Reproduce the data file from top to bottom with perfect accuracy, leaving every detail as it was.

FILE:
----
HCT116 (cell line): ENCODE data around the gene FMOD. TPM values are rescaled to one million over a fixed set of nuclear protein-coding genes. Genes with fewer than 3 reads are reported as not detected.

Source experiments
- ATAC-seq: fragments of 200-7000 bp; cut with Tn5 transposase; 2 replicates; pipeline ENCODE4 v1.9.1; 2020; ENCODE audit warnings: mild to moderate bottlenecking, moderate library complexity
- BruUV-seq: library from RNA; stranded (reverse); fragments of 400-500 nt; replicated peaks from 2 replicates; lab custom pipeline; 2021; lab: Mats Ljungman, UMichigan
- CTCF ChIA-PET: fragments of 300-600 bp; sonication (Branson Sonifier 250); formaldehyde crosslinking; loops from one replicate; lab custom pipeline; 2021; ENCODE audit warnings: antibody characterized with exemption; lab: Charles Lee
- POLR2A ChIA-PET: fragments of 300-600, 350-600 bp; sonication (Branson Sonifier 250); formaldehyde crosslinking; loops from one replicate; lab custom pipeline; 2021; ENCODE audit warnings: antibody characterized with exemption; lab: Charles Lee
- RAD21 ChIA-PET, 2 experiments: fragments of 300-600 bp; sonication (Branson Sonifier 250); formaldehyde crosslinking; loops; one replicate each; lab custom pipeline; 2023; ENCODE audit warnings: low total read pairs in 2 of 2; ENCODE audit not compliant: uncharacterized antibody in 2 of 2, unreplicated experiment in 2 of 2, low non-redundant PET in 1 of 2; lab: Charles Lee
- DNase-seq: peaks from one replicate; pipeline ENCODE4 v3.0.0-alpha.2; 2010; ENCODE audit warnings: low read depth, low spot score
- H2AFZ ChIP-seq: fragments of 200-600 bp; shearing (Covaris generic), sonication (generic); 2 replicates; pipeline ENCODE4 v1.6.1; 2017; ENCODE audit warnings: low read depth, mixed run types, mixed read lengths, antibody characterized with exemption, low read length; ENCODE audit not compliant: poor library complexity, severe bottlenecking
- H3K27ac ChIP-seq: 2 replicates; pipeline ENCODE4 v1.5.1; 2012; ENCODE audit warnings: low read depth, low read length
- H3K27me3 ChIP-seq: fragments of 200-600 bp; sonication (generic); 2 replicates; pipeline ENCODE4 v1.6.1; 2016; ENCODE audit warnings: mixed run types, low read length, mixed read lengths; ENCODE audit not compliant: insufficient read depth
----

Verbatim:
HCT116 (cell line): ENCODE data around the gene FMOD. TPM values are rescaled to one million over a fixed set of nuclear protein-coding genes. Genes with fewer than 3 reads are reported as not detected.

Source experiments
- ATAC-seq: fragments of 200-7000 bp; cut with Tn5 transposase; 2 replicates; pipeline ENCODE4 v1.9.1; 2020; ENCODE audit warnings: mild to moderate bottlenecking, moderate library complexity
- BruUV-seq: library from RNA; stranded (reverse); fragments of 400-500 nt; replicated peaks from 2 replicates; lab custom pipeline; 2021; lab: Mats Ljungman, UMichigan
- CTCF ChIA-PET: fragments of 300-600 bp; sonication (Branson Sonifier 250); formaldehyde crosslinking; loops from one replicate; lab custom pipeline; 2021; ENCODE audit warnings: antibody characterized with exemption; lab: Charles Lee
- POLR2A ChIA-PET: fragments of 300-600, 350-600 bp; sonication (Branson Sonifier 250); formaldehyde crosslinking; loops from one replicate; lab custom pipeline; 2021; ENCODE audit warnings: antibody characterized with exemption; lab: Charles Lee
- RAD21 ChIA-PET, 2 experiments: fragments of 300-600 bp; sonication (Branson Sonifier 250); formaldehyde crosslinking; loops; one replicate each; lab custom pipeline; 2023; ENCODE audit warnings: low total read pairs in 2 of 2; ENCODE audit not compliant: uncharacterized antibody in 2 of 2, unreplicated experiment in 2 of 2, low non-redundant PET in 1 of 2; lab: Charles Lee
- DNase-seq: peaks from one replicate; pipeline ENCODE4 v3.0.0-alpha.2; 2010; ENCODE audit warnings: low read depth, low spot score
- H2AFZ ChIP-seq: fragments of 200-600 bp; shearing (Covaris generic), sonication (generic); 2 replicates; pipeline ENCODE4 v1.6.1; 2017; ENCODE audit warnings: low read depth, mixed run types, mixed read lengths, antibody characterized with exemption, low read length; ENCODE audit not compliant: poor library complexity, severe bottlenecking
- H3K27ac ChIP-seq: 2 replicates; pipeline ENCODE4 v1.5.1; 2012; ENCODE audit warnings: low read depth, low read length
- H3K27me3 ChIP-seq: fragments of 200-600 bp; sonication (generic); 2 replicates; pipeline ENCODE4 v1.6.1; 2016; ENCODE audit warnings: mixed run types, low read length, mixed read lengths; ENCODE audit not compliant: insufficient read depth